June 1, 1953
Graduating Class of South Texas College (Houston, Texas)
Graduation day is traditionally a day for words—words of congratulation, words of good-bye to friends and classmates, and commencement addresses full of philosophy and advice. As for philosophy, it is like molasses—sticky; and as for advice, you have reached the stage where you had much rather give it than receive it, and after having to take it for a number of years without being able to fight back.
Some of you younger graduates have your parents here looking proudly on. They are as happy as you are, because even though it might bring a tear to their eyes to see you passing into the full maturity of manhood or womanhood, there is something very normal and comfortable about a self-supporting son or daughter.
And some of you are married already, and have worked hard to make a living and get an education at the same time. They say married students do better in college than single students. That is hardly surprising, since the married student is using two heads. He apparently is more clever than the single student to begin with—at least he has the sense to be educating two people for the price of one.
Most of you are receiving degrees in law. I wish I could have talked to you before you took up the law as a profession. I could have told you 467 easier ways to make a living. I counted them up when I was halfway through law school.
You ladies present who are the wives or prospective wives of lawyers could profit from a few words of counsel. In order to be a lawyer you have to learn the laws that are laid down; but to be a lawyer’s wife, you have to learn to lay down the law. Even then you have will never quite master some of the things you will have to put up with. You will have to bow and scrape to the boss, smile at the clients and the senior partners in the firm, and share a large part of your home with law books. You won’t be able to leave the kids at the office for an hour while you go shopping, because it is a dignified place. Your husband will frequently spend an evening away from home, always with a legal excuse. But worst of all, you will sooner or later have to cope with “the legal mind.” The legal mind is simply a propensity for viewing everything—your new dress, the breakfast biscuits, and even the baby—from the standpoint of whether it will stand up in court. It’s a horrible thing to live with.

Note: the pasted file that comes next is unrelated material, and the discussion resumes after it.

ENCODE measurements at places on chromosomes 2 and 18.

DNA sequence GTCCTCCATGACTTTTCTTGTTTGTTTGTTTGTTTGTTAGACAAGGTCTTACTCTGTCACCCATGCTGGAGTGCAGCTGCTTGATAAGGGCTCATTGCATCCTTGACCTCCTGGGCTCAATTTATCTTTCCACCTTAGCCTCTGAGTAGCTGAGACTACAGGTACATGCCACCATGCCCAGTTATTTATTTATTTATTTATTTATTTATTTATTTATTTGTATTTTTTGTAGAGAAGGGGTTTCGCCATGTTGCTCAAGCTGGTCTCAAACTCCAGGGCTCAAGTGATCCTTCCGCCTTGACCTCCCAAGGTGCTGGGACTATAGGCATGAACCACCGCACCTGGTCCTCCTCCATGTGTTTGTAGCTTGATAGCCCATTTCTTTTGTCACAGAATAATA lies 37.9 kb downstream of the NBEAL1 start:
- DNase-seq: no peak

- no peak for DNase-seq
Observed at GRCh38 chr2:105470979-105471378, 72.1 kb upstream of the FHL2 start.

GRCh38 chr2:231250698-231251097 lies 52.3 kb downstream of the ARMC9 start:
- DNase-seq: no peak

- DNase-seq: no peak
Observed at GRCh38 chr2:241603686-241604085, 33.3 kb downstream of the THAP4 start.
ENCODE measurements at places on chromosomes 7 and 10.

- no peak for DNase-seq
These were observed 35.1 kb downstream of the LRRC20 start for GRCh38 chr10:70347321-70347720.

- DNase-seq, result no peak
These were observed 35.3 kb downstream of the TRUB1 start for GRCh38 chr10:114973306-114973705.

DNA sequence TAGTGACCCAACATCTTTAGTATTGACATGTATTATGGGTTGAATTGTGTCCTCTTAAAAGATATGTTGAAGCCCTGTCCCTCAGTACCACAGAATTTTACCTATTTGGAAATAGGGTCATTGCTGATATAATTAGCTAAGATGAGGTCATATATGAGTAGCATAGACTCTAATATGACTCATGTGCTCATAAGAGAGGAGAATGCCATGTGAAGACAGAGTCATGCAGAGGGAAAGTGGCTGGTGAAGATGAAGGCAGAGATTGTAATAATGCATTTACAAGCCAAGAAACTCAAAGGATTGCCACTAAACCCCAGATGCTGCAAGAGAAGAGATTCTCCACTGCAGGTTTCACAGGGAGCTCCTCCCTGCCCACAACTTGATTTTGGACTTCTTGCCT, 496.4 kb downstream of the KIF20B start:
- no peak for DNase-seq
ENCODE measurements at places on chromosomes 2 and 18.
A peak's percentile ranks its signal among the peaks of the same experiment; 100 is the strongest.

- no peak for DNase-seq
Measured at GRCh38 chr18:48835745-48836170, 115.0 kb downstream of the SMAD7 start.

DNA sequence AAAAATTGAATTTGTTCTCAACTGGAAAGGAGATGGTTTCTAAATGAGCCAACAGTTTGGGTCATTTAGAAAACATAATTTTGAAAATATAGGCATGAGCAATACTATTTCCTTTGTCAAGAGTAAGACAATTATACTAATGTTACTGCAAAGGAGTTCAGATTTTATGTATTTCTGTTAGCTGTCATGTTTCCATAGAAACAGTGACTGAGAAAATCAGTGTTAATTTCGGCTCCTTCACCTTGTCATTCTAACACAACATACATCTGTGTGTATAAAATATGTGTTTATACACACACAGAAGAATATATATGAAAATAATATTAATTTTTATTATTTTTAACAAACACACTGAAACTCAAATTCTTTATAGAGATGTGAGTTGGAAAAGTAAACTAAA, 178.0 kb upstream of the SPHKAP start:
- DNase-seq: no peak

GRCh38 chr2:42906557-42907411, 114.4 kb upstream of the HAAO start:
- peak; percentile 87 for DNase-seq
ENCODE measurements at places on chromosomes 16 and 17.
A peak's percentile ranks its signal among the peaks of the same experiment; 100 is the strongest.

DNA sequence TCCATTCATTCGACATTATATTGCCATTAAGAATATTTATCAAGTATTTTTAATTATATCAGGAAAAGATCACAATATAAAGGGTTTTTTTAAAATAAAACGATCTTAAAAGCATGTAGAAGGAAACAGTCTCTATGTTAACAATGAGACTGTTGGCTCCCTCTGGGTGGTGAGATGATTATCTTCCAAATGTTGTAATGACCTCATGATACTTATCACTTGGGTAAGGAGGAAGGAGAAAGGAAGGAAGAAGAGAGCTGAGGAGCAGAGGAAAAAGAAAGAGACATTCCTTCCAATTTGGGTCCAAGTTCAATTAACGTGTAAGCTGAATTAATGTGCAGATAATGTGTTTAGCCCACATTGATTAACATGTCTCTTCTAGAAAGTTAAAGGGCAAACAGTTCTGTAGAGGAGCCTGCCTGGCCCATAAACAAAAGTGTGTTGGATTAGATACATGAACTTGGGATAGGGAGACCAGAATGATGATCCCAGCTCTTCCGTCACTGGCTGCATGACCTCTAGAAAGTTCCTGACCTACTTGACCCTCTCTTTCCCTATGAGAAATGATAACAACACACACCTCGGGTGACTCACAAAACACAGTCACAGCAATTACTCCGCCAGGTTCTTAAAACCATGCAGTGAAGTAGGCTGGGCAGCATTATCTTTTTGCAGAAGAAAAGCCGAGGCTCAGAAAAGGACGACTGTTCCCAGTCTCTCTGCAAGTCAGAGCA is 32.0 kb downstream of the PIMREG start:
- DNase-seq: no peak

You’ll find your husband cross-examining the kids, “Where were you on the night before the algebra quiz?” and he will be constantly impeaching the testimony of his mother-in-law. It is difficult to run a home—particularly a home with youngsters—according to the rules of evidence and procedure, but you’ll be expected to do it.
Some of you are taking degrees in commerce, and some of you are junior college graduates. But no matter what you have prepared yourself to do, you will find that your time in college will pay for itself with interest. The doors are opening to better, fuller living for all of you. You have made the investment which will bring you new economic benefits and open up new opportunities, not only for earning a better living, but also for enjoying life to its fullest. You have worked hard, and you have reason to demand more of life, because you have put more into it.
I am confident that in acquiring learning you have also acquired understanding—that you have come to the realization that a head full of facts and precepts does not necessarily constitute an education. It is not what you know that counts, but how you apply it. For example, a great many housewives majored in home economics, and learned to can a jar of pickles and hold it up to the light to see if it was leaking air and was going to spoil in a few months—but they wasted their time if they applied that knowledge only in the kitchen. They should have used it in choosing a husband.
Every fact you have learned in college is sitting on top of an important principle, and the truly educated person is the one who retains the principle long after the fact has been forgotten. Your professors have finished testing every aspect of your factual knowledge, but your principles will be tested for the rest of your life. For every man or woman who fails in life for lack of intellect, a hundred fail for lack of moral character.
Whether you have studied to be a lawyer, an engineer, a businessman, a teacher, a housewife, a secretary or an architect, you can properly call yourself educated only if you have learned this: That life is a long course of study in living by great principles, and that only daily class attendance, not cramming, can prepare you for the final exam. An expanding mind, without an expanding soul, will only destroy itself. It has not been the purpose of this school to give you all the learning you will need, but to give you a capacity for learning, and a hunger for the wisdom that satisfies.
But too many words spoil the dictionary. You are closing a phase of your life on which you will look back with happy memories; as you cross the threshold of a new phase which will lead to even harder work, higher achievement, and greater happiness, let me stand beside your wives, parents, relatives and friends at the doorway and bid you welcome. God bless you all.
Please note: The views expressed in these speeches were those of John Ben Shepperd, and do not necessarily represent the views of the John Ben Shepperd Public Leadership Institute or the University of Texas Permian Basin.